Democratic presidential candidate Barack Obama sought to tap into US citizens' anxiety over high gasoline prices yesterday by pledging to seek a windfall profits tax on US oil companies if elected.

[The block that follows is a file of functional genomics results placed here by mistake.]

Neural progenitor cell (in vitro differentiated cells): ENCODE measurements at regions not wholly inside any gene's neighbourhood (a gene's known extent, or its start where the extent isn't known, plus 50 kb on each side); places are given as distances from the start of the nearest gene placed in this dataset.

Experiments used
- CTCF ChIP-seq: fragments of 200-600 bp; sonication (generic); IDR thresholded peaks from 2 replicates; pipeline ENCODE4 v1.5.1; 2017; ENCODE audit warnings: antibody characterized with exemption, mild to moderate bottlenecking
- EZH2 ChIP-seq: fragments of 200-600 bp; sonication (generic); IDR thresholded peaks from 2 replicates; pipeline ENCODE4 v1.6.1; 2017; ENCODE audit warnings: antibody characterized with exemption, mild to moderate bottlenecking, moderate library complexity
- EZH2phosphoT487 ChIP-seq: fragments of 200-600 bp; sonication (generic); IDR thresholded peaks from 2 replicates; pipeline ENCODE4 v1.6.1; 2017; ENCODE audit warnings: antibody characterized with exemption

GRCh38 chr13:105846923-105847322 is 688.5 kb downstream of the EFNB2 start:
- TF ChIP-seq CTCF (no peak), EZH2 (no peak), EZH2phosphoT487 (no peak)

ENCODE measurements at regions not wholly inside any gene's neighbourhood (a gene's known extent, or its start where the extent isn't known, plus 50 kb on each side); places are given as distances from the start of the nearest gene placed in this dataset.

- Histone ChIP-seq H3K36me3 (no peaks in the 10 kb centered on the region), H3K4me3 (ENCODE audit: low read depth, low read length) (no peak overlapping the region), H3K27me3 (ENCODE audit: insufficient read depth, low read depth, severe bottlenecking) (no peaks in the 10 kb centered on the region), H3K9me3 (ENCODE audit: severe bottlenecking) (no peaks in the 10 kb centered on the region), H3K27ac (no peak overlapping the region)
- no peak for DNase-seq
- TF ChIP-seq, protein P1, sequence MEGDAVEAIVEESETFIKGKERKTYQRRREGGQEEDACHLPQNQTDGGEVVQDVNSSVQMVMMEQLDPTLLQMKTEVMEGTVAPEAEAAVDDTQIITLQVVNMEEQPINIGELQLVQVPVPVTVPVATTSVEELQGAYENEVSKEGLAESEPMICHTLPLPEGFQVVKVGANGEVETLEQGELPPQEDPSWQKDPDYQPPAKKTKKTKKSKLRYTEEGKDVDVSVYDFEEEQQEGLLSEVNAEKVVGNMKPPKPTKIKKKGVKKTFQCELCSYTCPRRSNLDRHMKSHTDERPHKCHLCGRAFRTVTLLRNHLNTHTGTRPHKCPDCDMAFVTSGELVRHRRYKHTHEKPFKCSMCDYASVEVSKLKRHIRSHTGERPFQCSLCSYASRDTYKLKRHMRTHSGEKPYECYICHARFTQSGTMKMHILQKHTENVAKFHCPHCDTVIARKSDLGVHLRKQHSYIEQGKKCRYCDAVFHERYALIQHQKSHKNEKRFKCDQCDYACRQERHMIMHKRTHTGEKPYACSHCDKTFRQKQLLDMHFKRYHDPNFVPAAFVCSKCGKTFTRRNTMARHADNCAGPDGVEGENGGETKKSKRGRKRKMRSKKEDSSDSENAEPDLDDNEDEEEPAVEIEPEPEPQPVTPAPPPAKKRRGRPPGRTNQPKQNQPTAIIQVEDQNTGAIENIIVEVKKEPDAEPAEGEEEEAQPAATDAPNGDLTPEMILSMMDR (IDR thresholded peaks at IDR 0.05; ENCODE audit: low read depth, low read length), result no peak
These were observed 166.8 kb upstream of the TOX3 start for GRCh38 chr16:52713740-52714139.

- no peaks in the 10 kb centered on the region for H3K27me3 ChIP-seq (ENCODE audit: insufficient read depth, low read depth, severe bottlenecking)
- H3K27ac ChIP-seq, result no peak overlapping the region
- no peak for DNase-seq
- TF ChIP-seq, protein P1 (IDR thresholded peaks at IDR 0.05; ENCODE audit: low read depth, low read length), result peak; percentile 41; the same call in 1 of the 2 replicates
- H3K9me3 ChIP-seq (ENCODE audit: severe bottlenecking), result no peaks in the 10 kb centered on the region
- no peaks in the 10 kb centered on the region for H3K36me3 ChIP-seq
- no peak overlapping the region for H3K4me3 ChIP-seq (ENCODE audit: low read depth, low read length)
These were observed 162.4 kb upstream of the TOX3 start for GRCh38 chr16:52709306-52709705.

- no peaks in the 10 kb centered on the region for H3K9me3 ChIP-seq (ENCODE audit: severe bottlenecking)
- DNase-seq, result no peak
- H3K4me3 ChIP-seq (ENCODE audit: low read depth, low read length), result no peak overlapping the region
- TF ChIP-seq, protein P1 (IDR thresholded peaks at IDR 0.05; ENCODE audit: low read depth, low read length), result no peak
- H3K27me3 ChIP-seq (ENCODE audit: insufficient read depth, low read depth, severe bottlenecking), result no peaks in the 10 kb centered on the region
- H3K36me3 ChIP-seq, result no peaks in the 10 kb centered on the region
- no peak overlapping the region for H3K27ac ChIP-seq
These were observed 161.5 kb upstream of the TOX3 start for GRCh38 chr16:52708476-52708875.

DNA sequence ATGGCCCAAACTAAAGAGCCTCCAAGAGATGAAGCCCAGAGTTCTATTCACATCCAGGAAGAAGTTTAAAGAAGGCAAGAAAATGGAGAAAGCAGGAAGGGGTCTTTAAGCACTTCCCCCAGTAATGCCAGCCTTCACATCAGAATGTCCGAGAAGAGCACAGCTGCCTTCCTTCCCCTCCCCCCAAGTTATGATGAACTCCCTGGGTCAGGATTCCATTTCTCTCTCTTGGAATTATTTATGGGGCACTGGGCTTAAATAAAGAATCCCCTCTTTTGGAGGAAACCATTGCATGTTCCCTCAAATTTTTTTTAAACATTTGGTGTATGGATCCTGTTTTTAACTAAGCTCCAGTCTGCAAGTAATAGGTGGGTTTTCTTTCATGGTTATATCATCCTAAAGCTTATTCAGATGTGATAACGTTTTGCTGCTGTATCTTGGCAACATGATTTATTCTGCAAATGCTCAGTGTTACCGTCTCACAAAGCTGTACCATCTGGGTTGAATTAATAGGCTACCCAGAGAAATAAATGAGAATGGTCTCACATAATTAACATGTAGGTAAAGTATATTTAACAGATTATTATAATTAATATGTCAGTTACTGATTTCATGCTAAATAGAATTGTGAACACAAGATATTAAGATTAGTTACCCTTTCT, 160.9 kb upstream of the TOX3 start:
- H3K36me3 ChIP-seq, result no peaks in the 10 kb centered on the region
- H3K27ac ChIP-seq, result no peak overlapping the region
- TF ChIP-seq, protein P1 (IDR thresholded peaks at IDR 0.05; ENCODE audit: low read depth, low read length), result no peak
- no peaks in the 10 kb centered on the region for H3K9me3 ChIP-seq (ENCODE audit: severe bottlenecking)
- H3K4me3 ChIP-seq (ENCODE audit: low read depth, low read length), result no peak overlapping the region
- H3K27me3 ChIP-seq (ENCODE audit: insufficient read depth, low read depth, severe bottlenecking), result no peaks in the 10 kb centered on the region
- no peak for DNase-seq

Launching a two-week focus on the ailing US economy, Obama drew a sharp contrast with Republican John McCain, his rival in the November election, accusing him of a "full-throated endorsement" of President George W. Bush's fiscal policies, including tax breaks for oil companies. "I'll make oil companies like Exxon pay a tax on their windfall profits, and we'll use the money to help families pay for their skyrocketing energy costs and other bills," the Illinois senator said. With people in the US struggling to pay for record high 4 US dollars-a-gallon (4 liters) gasoline, the jobless rate up and consumer confidence battered, Obama is attempting to focus the general election campaign on the US economy. A Gallup poll gave Obama a mild bump in support following rival Hillary Clinton's departure from the Democratic race. It said he leads McCain 48% to 42% among registered voters. Obama renewed his call for a 50 billion US dollars stimulus package as a way to try to spur consumer spending and jolt new life into the economy, and a 10 billion fund for homeowners caught up in the housing crisis. McCain, at a fundraising luncheon in Richmond, Virginia, said "Americans are hurting." "We need lower taxes, we need to stimulate our economy, we need to keep people in their homes," he said, accusing Obama of wanting to raise the capital gains tax on stock profits. The economy is more familiar turf for Obama. In contrast, McCain has used national security and foreign policy as the centerpiece for his campaign and has repeatedly accused Obama of being too inexperienced to lead the country. Obama, 46, who would be the country's first black president, charged that McCain's support for extending Bush's tax cuts would allow 2 trillion US dollars in corporate tax breaks, including 1.2 billion for Exxon Mobil Corp, which had earnings last year of 40.61 billion. "If John McCain's policies were implemented, they would add 5.7 trillion to the national debt over the next decade. That isn't fiscal conservatism, that's what George Bush has done over the last eight years" Obama said. On Obama's charge about corporate tax breaks, McCain economic adviser Doug Holtz-Eakin told reporters he assumed Obama was referring to "basic across-the-board tax cuts needed for job growth." He disputed Obama's claim that McCain's policies would increase the national debt, saying McCain would aim to balance the budget by the end of his first term in 2013. Critics of the windfall profits tax say it proved to be counterproductive when it was last put in place in the United States in 1980 during the final year of President Jimmy Carter's administration. Those critics say the measure prompted oil companies to cut back on domestic production while failing to raise as much in tax revenue as lawmakers expected. It was repealed in 1988 during the Reagan administration. Obama said he would seek a reform of the US tax code if elected in November, saying the current tax system is a "10,000-page monstrosity". In a bid for the older voters from whom rival Clinton drew support before leaving the race for the Democratic nomination on Saturday, Obama said he would seek to eliminate income taxes for any retiree making less than 50,000 US dollars per year. Obama opened his economic tour in North Carolina, a state that Bush won in 2004 with 56% of the vote. Obama won the state's Democratic contest by a wide margin over Clinton. Obama claimed McCain would more than double US debt by continuing Bush administration economic policies â€" which he called the "most fiscally irresponsible in history." Obama's two-week tour of Republican strongholds and swing states aims to draw sharp distinctions between himself and McCain, the Arizona senator and Vietnam war hero. Obama is banking on building a victory by snatching votes in traditional Republican regions. McCain, likewise, is working to undo Democratic control in the country's so-called blue states. Obama offered no new policies in his speech. He used the occasion to emphasize his economic differences with McCain and to summarize earlier proposals, including raising income taxes on wealthy Americans, granting a 1,000 US dollars tax cut to most others, winding down the Iraq war, tightening credit card regulations and pumping more money into education, alternative fuels and infrastructure. (BAH).-